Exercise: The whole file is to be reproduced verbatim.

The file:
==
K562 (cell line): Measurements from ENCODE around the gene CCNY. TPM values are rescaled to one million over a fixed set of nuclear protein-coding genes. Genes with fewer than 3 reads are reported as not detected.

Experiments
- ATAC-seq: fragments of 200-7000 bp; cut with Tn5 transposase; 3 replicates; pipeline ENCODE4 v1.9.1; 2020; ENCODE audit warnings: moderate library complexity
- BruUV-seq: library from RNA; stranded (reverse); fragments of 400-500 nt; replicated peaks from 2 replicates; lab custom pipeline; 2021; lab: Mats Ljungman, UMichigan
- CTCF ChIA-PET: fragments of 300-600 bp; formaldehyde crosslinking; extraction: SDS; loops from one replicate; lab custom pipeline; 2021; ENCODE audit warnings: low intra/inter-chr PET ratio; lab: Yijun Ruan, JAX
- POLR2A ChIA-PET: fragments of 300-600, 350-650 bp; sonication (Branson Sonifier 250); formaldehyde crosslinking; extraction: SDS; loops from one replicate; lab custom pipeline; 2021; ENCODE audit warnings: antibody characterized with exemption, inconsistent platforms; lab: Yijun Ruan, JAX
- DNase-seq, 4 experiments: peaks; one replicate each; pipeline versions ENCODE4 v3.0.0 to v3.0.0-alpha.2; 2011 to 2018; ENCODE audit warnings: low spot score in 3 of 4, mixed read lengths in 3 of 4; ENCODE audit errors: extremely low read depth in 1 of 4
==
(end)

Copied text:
K562 (cell line): Measurements from ENCODE around the gene CCNY. TPM values are rescaled to one million over a fixed set of nuclear protein-coding genes. Genes with fewer than 3 reads are reported as not detected.

Experiments
- ATAC-seq: fragments of 200-7000 bp; cut with Tn5 transposase; 3 replicates; pipeline ENCODE4 v1.9.1; 2020; ENCODE audit warnings: moderate library complexity
- BruUV-seq: library from RNA; stranded (reverse); fragments of 400-500 nt; replicated peaks from 2 replicates; lab custom pipeline; 2021; lab: Mats Ljungman, UMichigan
- CTCF ChIA-PET: fragments of 300-600 bp; formaldehyde crosslinking; extraction: SDS; loops from one replicate; lab custom pipeline; 2021; ENCODE audit warnings: low intra/inter-chr PET ratio; lab: Yijun Ruan, JAX
- POLR2A ChIA-PET: fragments of 300-600, 350-650 bp; sonication (Branson Sonifier 250); formaldehyde crosslinking; extraction: SDS; loops from one replicate; lab custom pipeline; 2021; ENCODE audit warnings: antibody characterized with exemption, inconsistent platforms; lab: Yijun Ruan, JAX
- DNase-seq, 4 experiments: peaks; one replicate each; pipeline versions ENCODE4 v3.0.0 to v3.0.0-alpha.2; 2011 to 2018; ENCODE audit warnings: low spot score in 3 of 4, mixed read lengths in 3 of 4; ENCODE audit errors: extremely low read depth in 1 of 4